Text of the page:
## IMPORTANT NOTICE ##
Apple has upgraded the intel iMacs to the new Intel Duo 2 Core microprocessor. Compared to the previous Duo Core microprocessor, this hopefully should be a cooler machine to run and around 50 to 60 percent faster than before. The processor is designed to get cooler when processor usage is low and only gets hotter where the demand is high. Of course we have to wait and see the reaction from consumers deciding to take the bait on this latest offering from Intel and Apple.
To keep your computer as cool as possible, you would be wise to avoid running too many dashboard widgets in the background as they will hog a significant amount of your computer's CPU making it get hotter and more likely to cook your machine. Widgets can be removed from the /Library/Widgets folders and restarting the computer.
Also stop the Spotlight from doing too much work indexing your computer's hard disk.
And make sure the computer is properly asleep or shutdown when not in use or else your computer may accidentally stay awake while being carried inside a bag. Reports of laptops getting extremely hot and frying the logic board are not uncommon.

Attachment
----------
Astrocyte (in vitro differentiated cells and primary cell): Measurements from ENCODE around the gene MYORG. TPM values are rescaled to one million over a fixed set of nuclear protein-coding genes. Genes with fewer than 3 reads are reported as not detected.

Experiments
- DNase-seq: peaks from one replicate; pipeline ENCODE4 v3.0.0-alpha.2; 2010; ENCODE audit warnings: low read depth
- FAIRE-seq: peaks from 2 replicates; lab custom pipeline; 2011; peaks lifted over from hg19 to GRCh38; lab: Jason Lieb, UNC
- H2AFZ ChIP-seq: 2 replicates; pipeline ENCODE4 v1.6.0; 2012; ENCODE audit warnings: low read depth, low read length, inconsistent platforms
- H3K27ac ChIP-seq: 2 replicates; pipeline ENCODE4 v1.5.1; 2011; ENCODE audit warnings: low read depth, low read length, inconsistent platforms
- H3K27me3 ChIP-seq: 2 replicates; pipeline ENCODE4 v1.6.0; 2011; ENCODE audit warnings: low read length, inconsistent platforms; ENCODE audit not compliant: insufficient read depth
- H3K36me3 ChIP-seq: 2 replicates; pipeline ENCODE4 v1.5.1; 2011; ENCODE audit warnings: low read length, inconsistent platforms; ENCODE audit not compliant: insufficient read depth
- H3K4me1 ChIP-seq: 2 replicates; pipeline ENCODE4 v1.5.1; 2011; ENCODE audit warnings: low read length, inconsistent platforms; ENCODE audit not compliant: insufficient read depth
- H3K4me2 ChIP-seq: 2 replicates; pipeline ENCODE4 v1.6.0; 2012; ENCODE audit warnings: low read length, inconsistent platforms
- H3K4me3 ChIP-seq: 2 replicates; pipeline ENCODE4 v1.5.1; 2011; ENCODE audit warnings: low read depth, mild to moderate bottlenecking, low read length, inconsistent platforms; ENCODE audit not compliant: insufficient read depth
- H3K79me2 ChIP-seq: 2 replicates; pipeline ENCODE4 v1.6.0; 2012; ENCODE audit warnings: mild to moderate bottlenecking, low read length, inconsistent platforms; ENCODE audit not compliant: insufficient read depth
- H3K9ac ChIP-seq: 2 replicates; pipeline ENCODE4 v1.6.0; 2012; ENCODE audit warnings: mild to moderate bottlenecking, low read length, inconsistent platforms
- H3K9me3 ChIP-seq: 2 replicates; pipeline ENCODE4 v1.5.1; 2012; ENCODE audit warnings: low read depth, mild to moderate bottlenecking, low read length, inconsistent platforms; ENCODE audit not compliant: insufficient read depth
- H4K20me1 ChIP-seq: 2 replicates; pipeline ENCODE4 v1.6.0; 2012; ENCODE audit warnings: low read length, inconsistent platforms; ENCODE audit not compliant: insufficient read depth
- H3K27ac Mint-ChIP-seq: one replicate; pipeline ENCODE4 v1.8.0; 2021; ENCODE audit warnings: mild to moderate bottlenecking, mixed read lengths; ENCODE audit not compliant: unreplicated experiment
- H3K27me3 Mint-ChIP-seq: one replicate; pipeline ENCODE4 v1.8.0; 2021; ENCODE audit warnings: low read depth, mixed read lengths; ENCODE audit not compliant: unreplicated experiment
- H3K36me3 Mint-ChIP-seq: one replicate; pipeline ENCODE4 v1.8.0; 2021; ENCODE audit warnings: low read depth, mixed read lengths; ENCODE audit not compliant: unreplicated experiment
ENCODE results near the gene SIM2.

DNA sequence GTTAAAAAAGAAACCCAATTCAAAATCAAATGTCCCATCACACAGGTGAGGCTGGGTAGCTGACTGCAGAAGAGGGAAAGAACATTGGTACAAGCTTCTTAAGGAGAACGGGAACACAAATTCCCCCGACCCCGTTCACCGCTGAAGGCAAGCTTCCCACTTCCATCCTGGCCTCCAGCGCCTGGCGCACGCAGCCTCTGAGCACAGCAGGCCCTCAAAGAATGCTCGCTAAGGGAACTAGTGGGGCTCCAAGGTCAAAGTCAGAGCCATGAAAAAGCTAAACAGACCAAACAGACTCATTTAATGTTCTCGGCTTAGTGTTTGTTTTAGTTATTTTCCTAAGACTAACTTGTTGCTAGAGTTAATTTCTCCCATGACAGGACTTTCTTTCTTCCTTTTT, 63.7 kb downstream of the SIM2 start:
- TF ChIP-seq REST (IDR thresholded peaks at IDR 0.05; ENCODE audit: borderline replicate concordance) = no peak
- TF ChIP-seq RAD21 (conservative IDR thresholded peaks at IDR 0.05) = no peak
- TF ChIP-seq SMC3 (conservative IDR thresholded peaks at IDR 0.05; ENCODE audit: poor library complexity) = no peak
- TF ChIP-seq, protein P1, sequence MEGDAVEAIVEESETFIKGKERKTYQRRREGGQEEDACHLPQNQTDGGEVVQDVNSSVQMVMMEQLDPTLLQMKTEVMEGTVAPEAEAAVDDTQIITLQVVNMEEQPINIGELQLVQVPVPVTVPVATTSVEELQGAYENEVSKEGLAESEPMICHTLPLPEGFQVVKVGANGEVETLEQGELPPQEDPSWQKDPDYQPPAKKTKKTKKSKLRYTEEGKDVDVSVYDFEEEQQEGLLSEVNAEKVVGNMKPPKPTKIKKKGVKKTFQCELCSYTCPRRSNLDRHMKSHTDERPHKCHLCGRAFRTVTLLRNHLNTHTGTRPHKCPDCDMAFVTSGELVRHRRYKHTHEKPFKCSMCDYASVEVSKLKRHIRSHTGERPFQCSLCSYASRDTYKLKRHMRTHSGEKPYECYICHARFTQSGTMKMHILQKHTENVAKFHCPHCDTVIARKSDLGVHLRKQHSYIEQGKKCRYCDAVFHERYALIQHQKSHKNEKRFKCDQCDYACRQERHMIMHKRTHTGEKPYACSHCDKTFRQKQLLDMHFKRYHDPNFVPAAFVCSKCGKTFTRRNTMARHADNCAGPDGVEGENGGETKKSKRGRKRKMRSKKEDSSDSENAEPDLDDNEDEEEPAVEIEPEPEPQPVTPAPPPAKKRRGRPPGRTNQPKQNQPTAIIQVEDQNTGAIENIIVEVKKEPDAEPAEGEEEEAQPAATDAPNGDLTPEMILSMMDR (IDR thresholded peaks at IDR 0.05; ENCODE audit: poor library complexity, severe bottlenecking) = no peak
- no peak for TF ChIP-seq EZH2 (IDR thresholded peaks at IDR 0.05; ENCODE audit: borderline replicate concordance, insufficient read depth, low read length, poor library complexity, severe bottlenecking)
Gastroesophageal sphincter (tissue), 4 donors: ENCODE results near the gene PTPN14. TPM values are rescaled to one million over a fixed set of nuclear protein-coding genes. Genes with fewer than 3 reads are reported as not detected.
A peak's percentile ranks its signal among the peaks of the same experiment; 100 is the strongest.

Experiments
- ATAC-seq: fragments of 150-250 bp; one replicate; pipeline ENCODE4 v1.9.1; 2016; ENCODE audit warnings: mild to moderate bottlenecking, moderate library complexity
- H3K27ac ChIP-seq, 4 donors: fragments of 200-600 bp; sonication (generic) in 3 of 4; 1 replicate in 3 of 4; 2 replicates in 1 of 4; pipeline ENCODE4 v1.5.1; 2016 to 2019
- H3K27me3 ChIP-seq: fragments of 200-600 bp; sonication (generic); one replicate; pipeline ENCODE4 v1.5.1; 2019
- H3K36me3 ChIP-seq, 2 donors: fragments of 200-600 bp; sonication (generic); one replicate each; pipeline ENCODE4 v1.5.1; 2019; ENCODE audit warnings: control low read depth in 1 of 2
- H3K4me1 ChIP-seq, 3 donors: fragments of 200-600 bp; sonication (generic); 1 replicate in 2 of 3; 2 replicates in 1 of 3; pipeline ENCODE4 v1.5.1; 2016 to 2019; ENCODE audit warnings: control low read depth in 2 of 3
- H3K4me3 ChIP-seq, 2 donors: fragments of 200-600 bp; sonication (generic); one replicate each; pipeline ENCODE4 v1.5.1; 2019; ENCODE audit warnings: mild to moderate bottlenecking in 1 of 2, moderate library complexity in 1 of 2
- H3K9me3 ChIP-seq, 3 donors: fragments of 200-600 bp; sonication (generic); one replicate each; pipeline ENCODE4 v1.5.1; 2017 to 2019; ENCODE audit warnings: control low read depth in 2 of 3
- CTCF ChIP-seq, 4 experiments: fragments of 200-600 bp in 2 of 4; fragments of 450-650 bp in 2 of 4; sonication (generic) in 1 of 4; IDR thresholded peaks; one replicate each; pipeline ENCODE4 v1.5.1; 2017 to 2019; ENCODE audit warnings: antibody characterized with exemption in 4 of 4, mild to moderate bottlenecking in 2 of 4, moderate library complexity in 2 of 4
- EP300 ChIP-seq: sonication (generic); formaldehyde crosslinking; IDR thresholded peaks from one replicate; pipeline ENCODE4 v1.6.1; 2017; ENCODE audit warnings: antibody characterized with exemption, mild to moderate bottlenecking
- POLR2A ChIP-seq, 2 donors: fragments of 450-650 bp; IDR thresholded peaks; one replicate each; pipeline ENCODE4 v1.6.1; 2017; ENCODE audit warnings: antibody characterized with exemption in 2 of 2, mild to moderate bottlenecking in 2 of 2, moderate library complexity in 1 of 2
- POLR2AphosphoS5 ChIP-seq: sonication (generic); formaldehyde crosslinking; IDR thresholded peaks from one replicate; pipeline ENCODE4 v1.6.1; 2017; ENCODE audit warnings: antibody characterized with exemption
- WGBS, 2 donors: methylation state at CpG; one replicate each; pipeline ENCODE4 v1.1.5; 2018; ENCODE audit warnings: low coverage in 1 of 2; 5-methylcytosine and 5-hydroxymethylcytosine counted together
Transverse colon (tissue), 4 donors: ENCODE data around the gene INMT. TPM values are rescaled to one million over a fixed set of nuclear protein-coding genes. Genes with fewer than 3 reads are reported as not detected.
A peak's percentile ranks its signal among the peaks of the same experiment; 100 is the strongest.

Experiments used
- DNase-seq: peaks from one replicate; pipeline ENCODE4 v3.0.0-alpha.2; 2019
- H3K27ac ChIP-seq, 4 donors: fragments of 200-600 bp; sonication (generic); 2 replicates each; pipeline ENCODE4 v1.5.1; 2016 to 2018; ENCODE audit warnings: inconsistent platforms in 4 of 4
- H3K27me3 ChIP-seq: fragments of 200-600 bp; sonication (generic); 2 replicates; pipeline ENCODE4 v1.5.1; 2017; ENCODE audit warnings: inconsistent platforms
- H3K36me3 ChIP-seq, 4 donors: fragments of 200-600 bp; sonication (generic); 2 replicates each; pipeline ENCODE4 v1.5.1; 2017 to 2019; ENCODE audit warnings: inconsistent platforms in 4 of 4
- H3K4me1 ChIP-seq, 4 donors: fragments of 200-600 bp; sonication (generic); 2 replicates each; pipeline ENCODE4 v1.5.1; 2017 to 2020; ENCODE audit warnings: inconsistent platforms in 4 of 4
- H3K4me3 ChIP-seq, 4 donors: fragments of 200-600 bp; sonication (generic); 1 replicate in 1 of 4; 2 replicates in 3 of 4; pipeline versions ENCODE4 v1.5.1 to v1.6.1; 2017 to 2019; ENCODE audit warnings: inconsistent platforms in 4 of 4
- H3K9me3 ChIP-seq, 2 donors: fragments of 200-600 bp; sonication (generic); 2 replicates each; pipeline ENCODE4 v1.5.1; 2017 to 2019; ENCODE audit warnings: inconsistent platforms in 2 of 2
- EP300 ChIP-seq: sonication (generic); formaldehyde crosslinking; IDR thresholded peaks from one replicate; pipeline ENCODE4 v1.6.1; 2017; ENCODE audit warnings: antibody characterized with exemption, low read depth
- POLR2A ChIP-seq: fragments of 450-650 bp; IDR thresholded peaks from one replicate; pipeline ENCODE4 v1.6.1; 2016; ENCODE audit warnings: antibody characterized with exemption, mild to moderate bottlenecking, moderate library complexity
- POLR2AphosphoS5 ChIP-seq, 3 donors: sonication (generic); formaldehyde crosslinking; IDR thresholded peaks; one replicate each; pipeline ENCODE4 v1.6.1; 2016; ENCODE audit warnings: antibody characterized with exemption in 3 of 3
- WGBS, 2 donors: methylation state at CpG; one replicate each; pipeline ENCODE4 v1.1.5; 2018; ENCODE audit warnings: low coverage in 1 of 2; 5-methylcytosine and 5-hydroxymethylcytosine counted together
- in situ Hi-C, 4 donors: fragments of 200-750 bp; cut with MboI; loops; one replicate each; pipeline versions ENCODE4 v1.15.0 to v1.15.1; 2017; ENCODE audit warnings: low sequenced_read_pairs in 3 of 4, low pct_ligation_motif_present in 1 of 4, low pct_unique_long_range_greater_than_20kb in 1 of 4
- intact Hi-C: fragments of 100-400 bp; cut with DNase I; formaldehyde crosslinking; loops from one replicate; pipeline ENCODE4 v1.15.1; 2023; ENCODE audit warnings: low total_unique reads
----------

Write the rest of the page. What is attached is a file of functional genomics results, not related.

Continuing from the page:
About the original iMac Core Duo...
Before the Duo 2 Core came out, you could have enjoyed the original iMac Core Duo. Either way, you are likely to get a better video graphics card compared to say the Mac Mini. But do remember, you may encounter a couple of problems with the original intel iMac (Apple won't let you off the hook that easily):
- Several users have reported an unexpected restart of their iMac Core Duo after being awakened from sleep mode. We are led to believe this is a software-related problem. Solutions range from deleting the Power Management.plist file (i.e. /Library/Preferences/SystemConfiguration/com.apple.powermanagement.plist); resetting the power management unit; to resetting NVRAM by turning off the computer, restarting it while pressing down the Command, Option, P and R keys simultaneously until after the second startup chime is heard, and releasing the keys.
- Previously established Airport network connections are disconnected after sleep. Waking the iMac Core Duo does not necessarily cause OSX to automatically check for a local Airport network connection. Or if it does, throughput speeds can suddenly drop to a crawl. Best solution so far is to restart your computer and/or Airport base station, or wait until the next wireless card firmware version is updated beyond 101.3 (22.214.171.124).
Or try another channel on the wireless router.
Otherwise there has been surprisingly few problems to report regarding this particular model from Apple. Perhaps the iMac doesn't get moved around a lot so there are fewer problems to note by consumers?